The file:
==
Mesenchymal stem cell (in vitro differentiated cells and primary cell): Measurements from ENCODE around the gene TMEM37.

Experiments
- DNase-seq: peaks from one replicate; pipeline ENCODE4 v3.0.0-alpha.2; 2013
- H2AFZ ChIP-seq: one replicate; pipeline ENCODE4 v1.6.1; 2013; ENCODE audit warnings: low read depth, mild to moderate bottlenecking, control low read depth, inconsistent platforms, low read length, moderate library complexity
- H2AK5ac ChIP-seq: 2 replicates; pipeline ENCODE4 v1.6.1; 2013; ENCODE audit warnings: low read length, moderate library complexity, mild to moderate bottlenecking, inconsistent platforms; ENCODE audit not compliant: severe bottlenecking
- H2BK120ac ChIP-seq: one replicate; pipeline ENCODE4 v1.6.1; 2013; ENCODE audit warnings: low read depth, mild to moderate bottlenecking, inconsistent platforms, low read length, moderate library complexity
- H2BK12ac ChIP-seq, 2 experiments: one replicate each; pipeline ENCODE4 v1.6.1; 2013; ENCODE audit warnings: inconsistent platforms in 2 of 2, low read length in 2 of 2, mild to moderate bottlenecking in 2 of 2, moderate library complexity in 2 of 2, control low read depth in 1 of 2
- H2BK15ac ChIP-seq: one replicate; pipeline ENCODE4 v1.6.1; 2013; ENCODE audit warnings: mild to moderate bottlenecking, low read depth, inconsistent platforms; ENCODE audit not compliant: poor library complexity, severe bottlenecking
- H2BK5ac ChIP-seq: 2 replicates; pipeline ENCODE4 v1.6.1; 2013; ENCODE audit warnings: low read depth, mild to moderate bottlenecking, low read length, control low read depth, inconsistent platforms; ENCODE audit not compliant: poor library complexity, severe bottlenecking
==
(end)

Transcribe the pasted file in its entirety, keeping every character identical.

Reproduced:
Mesenchymal stem cell (in vitro differentiated cells and primary cell): Measurements from ENCODE around the gene TMEM37.

Experiments
- DNase-seq: peaks from one replicate; pipeline ENCODE4 v3.0.0-alpha.2; 2013
- H2AFZ ChIP-seq: one replicate; pipeline ENCODE4 v1.6.1; 2013; ENCODE audit warnings: low read depth, mild to moderate bottlenecking, control low read depth, inconsistent platforms, low read length, moderate library complexity
- H2AK5ac ChIP-seq: 2 replicates; pipeline ENCODE4 v1.6.1; 2013; ENCODE audit warnings: low read length, moderate library complexity, mild to moderate bottlenecking, inconsistent platforms; ENCODE audit not compliant: severe bottlenecking
- H2BK120ac ChIP-seq: one replicate; pipeline ENCODE4 v1.6.1; 2013; ENCODE audit warnings: low read depth, mild to moderate bottlenecking, inconsistent platforms, low read length, moderate library complexity
- H2BK12ac ChIP-seq, 2 experiments: one replicate each; pipeline ENCODE4 v1.6.1; 2013; ENCODE audit warnings: inconsistent platforms in 2 of 2, low read length in 2 of 2, mild to moderate bottlenecking in 2 of 2, moderate library complexity in 2 of 2, control low read depth in 1 of 2
- H2BK15ac ChIP-seq: one replicate; pipeline ENCODE4 v1.6.1; 2013; ENCODE audit warnings: mild to moderate bottlenecking, low read depth, inconsistent platforms; ENCODE audit not compliant: poor library complexity, severe bottlenecking
- H2BK5ac ChIP-seq: 2 replicates; pipeline ENCODE4 v1.6.1; 2013; ENCODE audit warnings: low read depth, mild to moderate bottlenecking, low read length, control low read depth, inconsistent platforms; ENCODE audit not compliant: poor library complexity, severe bottlenecking